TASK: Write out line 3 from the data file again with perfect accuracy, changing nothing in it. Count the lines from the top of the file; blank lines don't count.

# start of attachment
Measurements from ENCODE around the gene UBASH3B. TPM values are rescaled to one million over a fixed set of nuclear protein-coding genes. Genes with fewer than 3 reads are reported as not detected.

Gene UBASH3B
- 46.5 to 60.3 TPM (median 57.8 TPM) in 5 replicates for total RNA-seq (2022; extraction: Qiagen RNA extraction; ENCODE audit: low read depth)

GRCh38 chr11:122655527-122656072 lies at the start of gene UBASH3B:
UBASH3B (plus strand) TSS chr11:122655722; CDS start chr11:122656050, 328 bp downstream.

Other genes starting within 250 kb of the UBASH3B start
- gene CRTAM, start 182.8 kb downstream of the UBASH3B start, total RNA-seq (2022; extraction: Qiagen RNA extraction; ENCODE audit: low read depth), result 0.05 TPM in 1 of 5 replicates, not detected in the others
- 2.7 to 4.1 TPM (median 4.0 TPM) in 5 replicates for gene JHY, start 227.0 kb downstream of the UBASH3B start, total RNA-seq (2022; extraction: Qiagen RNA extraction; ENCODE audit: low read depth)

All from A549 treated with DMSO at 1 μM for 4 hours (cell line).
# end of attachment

- 46.5 to 60.3 TPM (median 57.8 TPM) in 5 replicates for total RNA-seq (2022; extraction: Qiagen RNA extraction; ENCODE audit: low read depth)